Khory Moore, shown during his 37-point performance in the Virginia AAA Northern Region final, has displayed a renewed focus both on and off the court to lead Wakefield back to the state semifinals. (Doug Kapustin/FOR THE WASHINGTON POST)

The warnings kept coming — some subtle, some blunt — but as the class clown, taking things seriously was not Khory Moore’s strong suit. Surely, he thought, his success on the basketball court would override his lack of effort in the classroom at Wakefield.

By sophomore year, though, Moore’s dual role as jester and star player came to a head after Coach Tony Bentley told Moore he was academically ineligible to play at the start of the season.

“After having a good freshman year, I had a clear shot at varsity, but my mind wasn’t in the right place and I messed up with my grades,” Moore said. “When I couldn’t play basketball, it finally clicked with me that all the skipping class and getting in trouble wasn’t getting me anywhere. That’s when I woke up.”

Two years later, Moore’s epiphany has helped him terrorize opposing defenses during Wakefield’s run to the Virginia AAA semifinals.

Displaying an IQ that stretches from the court to the classroom, the senior guard fuels Wakefield’s balanced attack as its top scorer (15.8 points per game) and facilitator. The Warriors face Richmond’s John Marshall on Monday night at VCU’s Siegel Center looking to earn a spot in Friday’s title game, and Moore is determined to make the most of the opportunity.

“I was at my lowest point as a sophomore and thanks to my family, coaches and teammates, it’s like I got a second chance at life,” Moore said. “Now that we’re at this point, we’re not ready for our journey to end.”

Years before Moore pulled on a Wakefield jersey, Bentley had his eye on the budding guard. As second cousins, the two often took to the court during family functions along with Moore’s two older brothers, both of whom played for the Arlington school.

Moore flashed potential as a freshman, making his mark as a scoring threat alongside good friend Ermias Nega. But for all the good Moore produced on the court, his wayward behavior and academic struggles threatened to unravel it.

“Everybody was telling him to straighten up, but he had gotten away with those things in middle school, so he didn’t believe it could get him into real trouble until he actually couldn’t play,” said Deidrich Gilreath, Moore’s older brother and a Wakefield assistant coach. “After that, even though he couldn’t play, I made him go to the basketball games to see what he was missing out on.”

It didn’t take long for the lesson to click with Moore. Instead of blowing off Gilreath’s questions about homework, Moore developed effective study habits for the classes he had previously not bothered to attend. With six games left in the 2010-11 season, Moore’s grades had improved enough for him to join the varsity squad.

In his first full varsity season, Moore averaged a team-high 15 points. The 6-foot-1 guard’s confidence grew last summer on the AAU circuit. As a member of Team Pro Look, a Northern Virginia-based squad coached by Bentley, Moore’s soft shooting touch and pure scoring ability pushed the first-year team to the semifinals of the Adidas Super 64 tournament in Las Vegas.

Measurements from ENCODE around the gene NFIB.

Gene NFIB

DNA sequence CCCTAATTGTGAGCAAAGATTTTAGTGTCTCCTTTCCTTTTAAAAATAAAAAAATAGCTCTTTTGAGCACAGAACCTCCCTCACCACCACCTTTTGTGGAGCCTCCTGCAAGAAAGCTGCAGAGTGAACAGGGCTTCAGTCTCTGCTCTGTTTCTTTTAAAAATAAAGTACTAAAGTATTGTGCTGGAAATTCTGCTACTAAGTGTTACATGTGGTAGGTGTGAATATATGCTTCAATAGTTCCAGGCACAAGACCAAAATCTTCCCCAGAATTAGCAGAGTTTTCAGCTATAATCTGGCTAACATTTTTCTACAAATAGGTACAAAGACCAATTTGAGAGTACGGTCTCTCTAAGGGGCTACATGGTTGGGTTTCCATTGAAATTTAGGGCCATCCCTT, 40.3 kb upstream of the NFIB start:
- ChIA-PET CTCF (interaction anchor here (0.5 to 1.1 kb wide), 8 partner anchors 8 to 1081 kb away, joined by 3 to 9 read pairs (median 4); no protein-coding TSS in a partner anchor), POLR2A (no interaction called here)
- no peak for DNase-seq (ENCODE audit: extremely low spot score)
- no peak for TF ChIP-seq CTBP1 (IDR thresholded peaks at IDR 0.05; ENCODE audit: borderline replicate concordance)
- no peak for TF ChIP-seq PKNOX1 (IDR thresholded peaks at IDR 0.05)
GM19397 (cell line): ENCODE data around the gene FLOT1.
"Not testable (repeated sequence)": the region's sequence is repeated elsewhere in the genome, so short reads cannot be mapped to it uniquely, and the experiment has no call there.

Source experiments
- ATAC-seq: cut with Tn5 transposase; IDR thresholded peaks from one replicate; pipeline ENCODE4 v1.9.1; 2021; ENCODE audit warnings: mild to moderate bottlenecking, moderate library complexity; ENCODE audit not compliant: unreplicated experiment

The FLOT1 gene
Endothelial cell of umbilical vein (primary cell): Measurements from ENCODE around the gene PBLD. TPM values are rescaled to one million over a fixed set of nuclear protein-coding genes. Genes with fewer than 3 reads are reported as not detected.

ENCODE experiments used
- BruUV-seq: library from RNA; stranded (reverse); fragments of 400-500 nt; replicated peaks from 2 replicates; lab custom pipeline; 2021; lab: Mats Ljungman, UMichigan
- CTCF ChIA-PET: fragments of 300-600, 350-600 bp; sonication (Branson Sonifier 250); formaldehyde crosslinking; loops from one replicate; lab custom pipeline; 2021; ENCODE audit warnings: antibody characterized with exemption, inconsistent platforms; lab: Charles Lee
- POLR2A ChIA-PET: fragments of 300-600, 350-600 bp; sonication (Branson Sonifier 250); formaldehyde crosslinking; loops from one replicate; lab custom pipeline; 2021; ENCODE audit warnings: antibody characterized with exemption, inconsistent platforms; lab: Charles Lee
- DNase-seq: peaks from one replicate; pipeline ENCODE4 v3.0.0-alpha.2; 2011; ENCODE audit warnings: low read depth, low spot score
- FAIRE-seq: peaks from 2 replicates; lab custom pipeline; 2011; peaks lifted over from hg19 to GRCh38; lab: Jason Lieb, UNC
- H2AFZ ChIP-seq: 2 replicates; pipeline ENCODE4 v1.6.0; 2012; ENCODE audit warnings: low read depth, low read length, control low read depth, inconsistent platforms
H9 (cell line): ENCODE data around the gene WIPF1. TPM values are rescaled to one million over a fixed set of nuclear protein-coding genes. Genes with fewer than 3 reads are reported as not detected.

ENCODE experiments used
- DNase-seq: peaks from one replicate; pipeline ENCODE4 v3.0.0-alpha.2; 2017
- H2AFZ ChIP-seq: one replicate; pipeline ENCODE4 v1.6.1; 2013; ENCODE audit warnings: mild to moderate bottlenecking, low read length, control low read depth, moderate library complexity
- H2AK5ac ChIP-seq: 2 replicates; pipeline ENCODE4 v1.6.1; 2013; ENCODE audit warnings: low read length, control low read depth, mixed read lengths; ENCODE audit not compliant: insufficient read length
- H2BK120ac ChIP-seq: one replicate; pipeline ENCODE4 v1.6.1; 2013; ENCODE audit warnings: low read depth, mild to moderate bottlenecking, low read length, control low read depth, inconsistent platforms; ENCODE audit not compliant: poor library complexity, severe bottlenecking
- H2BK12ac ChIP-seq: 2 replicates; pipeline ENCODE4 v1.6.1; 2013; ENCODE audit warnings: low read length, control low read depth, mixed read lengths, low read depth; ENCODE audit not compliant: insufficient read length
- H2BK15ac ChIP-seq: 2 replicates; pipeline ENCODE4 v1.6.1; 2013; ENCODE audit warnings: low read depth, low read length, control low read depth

With hopes of improving upon the Wakefield’s 13-11 record last season, Moore brought the same aggressive offensive approach to the high school ranks. But after losing a nine-point halftime lead, and eventually the game, against National District foe Hayfield on Jan. 4, Bentley challenged his senior leader to re-evaluate his role.

“Khory had taken a lot of crazy shots in that game, so I had him in my office the next day to talk about what’s best for him and what’s best for the team,” said Bentley, who also sent a message to the entire team by banning players from the locker room and from wearing Wakefield attire for a week. “He had to realize that the best thing for the team wasn’t about how much he scored but about how much he got his teammates involved.”

“I felt like I had to do everything and try to make every play, but Coach Bentley helped me see that I didn’t have to score 30 for us to win,” Moore said. “I need to be a leader, keep the guys motivated and get everyone involved.”

During the 16-game winning streak that followed, five players led the team in scoring, building the confidence and chemistry necessary for Wakefield to reach the state semifinals for the first time since 2005.

“He can put us on his back and get us back in the game or he can make plays for his teammates. It makes things a lot easier for all of us, playing with Khory,” Nega said.

Along the way, Moore earned National District Player of the Year and all-Northern Region first-team honors, bringing credence to his team-first approach.

“People will come up to me as his brother and say ‘Khory’s better than you were,’ and I tell them there’s no doubt about that,” Gilreath said with a laugh. “He’s come a long way off the court and on the court to where [after Wakefield’s quarterfinal win against Mountain View], he was excited about getting seven assists. You can tell he gets it now.”